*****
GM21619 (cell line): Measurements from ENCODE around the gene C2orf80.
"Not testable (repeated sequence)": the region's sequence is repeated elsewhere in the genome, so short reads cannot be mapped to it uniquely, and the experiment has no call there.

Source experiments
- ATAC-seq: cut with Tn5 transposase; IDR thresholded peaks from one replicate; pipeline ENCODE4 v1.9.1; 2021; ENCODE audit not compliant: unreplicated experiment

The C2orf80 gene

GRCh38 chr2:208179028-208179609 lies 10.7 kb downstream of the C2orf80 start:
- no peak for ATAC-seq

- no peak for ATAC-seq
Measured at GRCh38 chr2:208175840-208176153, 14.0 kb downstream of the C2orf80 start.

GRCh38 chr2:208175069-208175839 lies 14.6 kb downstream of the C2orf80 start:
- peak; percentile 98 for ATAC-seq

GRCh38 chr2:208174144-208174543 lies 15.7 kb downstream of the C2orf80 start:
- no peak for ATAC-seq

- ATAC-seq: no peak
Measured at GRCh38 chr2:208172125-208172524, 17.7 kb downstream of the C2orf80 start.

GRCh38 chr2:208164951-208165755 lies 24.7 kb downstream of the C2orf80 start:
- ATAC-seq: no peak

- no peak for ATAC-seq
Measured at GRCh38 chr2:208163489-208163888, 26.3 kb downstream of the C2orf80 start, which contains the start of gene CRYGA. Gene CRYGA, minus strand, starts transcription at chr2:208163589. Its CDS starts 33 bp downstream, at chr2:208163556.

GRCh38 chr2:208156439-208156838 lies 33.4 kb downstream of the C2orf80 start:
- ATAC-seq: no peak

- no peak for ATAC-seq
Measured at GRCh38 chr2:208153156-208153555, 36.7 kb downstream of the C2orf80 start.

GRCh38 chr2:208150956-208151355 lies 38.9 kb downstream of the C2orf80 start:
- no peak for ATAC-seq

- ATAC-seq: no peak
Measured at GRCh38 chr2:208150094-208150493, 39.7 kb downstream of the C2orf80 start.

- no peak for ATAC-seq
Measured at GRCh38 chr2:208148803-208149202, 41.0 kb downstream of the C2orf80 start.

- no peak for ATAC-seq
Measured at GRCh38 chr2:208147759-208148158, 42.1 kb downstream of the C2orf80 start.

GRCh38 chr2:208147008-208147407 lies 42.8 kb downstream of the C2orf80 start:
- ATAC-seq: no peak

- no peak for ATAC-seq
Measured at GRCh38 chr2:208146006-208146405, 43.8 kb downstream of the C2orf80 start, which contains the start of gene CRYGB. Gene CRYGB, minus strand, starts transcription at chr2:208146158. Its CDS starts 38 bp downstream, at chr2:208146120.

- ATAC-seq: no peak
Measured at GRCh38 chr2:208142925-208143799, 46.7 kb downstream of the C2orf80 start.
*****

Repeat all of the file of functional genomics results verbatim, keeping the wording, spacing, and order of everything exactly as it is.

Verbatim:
GM21619 (cell line): Measurements from ENCODE around the gene C2orf80.
"Not testable (repeated sequence)": the region's sequence is repeated elsewhere in the genome, so short reads cannot be mapped to it uniquely, and the experiment has no call there.

Source experiments
- ATAC-seq: cut with Tn5 transposase; IDR thresholded peaks from one replicate; pipeline ENCODE4 v1.9.1; 2021; ENCODE audit not compliant: unreplicated experiment

The C2orf80 gene

GRCh38 chr2:208179028-208179609 lies 10.7 kb downstream of the C2orf80 start:
- no peak for ATAC-seq

- no peak for ATAC-seq
Measured at GRCh38 chr2:208175840-208176153, 14.0 kb downstream of the C2orf80 start.

GRCh38 chr2:208175069-208175839 lies 14.6 kb downstream of the C2orf80 start:
- peak; percentile 98 for ATAC-seq

GRCh38 chr2:208174144-208174543 lies 15.7 kb downstream of the C2orf80 start:
- no peak for ATAC-seq

- ATAC-seq: no peak
Measured at GRCh38 chr2:208172125-208172524, 17.7 kb downstream of the C2orf80 start.

GRCh38 chr2:208164951-208165755 lies 24.7 kb downstream of the C2orf80 start:
- ATAC-seq: no peak

- no peak for ATAC-seq
Measured at GRCh38 chr2:208163489-208163888, 26.3 kb downstream of the C2orf80 start, which contains the start of gene CRYGA. Gene CRYGA, minus strand, starts transcription at chr2:208163589. Its CDS starts 33 bp downstream, at chr2:208163556.

GRCh38 chr2:208156439-208156838 lies 33.4 kb downstream of the C2orf80 start:
- ATAC-seq: no peak

- no peak for ATAC-seq
Measured at GRCh38 chr2:208153156-208153555, 36.7 kb downstream of the C2orf80 start.

GRCh38 chr2:208150956-208151355 lies 38.9 kb downstream of the C2orf80 start:
- no peak for ATAC-seq

- ATAC-seq: no peak
Measured at GRCh38 chr2:208150094-208150493, 39.7 kb downstream of the C2orf80 start.

- no peak for ATAC-seq
Measured at GRCh38 chr2:208148803-208149202, 41.0 kb downstream of the C2orf80 start.

- no peak for ATAC-seq
Measured at GRCh38 chr2:208147759-208148158, 42.1 kb downstream of the C2orf80 start.

GRCh38 chr2:208147008-208147407 lies 42.8 kb downstream of the C2orf80 start:
- ATAC-seq: no peak

- no peak for ATAC-seq
Measured at GRCh38 chr2:208146006-208146405, 43.8 kb downstream of the C2orf80 start, which contains the start of gene CRYGB. Gene CRYGB, minus strand, starts transcription at chr2:208146158. Its CDS starts 38 bp downstream, at chr2:208146120.

- ATAC-seq: no peak
Measured at GRCh38 chr2:208142925-208143799, 46.7 kb downstream of the C2orf80 start.